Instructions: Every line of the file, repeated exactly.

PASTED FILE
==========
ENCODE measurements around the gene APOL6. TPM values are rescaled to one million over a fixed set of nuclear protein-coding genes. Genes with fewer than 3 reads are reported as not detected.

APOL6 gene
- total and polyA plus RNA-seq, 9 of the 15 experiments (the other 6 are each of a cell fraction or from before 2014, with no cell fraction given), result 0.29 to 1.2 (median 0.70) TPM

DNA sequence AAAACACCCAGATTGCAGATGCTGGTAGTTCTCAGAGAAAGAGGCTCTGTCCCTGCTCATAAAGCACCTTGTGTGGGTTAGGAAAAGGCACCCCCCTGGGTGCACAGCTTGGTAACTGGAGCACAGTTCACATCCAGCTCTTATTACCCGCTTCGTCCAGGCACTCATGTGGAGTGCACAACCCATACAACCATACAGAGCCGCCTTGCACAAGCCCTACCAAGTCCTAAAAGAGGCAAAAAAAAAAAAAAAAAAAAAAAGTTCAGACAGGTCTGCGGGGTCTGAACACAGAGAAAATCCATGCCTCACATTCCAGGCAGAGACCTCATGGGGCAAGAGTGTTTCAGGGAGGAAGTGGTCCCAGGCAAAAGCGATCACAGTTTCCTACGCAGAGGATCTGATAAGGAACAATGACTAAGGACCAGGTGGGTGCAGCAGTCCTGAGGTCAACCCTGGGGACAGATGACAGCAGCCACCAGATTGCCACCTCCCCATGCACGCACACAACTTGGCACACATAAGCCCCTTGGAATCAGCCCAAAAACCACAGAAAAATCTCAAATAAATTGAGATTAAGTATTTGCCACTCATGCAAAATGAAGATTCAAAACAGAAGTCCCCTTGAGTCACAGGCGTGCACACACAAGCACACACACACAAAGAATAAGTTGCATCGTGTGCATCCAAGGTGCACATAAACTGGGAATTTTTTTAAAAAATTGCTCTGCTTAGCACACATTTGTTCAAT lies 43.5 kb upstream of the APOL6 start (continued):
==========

ENCODE measurements around the gene APOL6. TPM values are rescaled to one million over a fixed set of nuclear protein-coding genes. Genes with fewer than 3 reads are reported as not detected.

APOL6 gene
- total and polyA plus RNA-seq, 9 of the 15 experiments (the other 6 are each of a cell fraction or from before 2014, with no cell fraction given), result 0.29 to 1.2 (median 0.70) TPM

DNA sequence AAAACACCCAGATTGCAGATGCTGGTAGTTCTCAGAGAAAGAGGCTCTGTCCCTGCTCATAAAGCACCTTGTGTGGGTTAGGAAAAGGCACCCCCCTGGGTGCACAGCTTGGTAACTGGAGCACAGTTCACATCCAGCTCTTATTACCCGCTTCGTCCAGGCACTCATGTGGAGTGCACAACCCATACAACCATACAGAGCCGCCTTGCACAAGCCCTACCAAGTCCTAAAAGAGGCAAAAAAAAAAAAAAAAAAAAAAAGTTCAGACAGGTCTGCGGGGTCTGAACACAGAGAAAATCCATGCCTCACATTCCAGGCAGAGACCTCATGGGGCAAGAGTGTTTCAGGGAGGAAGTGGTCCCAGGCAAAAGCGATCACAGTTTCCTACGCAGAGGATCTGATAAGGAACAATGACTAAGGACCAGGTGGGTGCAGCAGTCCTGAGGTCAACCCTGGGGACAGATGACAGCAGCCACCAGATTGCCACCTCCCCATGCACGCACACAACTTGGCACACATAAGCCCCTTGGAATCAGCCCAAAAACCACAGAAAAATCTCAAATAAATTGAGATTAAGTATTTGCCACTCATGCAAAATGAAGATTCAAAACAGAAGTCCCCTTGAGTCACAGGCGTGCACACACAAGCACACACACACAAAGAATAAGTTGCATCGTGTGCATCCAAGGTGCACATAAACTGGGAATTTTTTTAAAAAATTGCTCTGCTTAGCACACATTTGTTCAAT lies 43.5 kb upstream of the APOL6 start (continued):